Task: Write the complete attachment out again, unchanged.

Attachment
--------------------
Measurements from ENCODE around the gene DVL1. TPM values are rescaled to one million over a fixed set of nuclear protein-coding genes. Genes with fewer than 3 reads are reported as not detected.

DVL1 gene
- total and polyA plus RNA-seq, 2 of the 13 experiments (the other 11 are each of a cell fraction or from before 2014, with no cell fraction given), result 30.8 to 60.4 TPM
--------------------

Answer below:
Measurements from ENCODE around the gene DVL1. TPM values are rescaled to one million over a fixed set of nuclear protein-coding genes. Genes with fewer than 3 reads are reported as not detected.

DVL1 gene
- total and polyA plus RNA-seq, 2 of the 13 experiments (the other 11 are each of a cell fraction or from before 2014, with no cell fraction given), result 30.8 to 60.4 TPM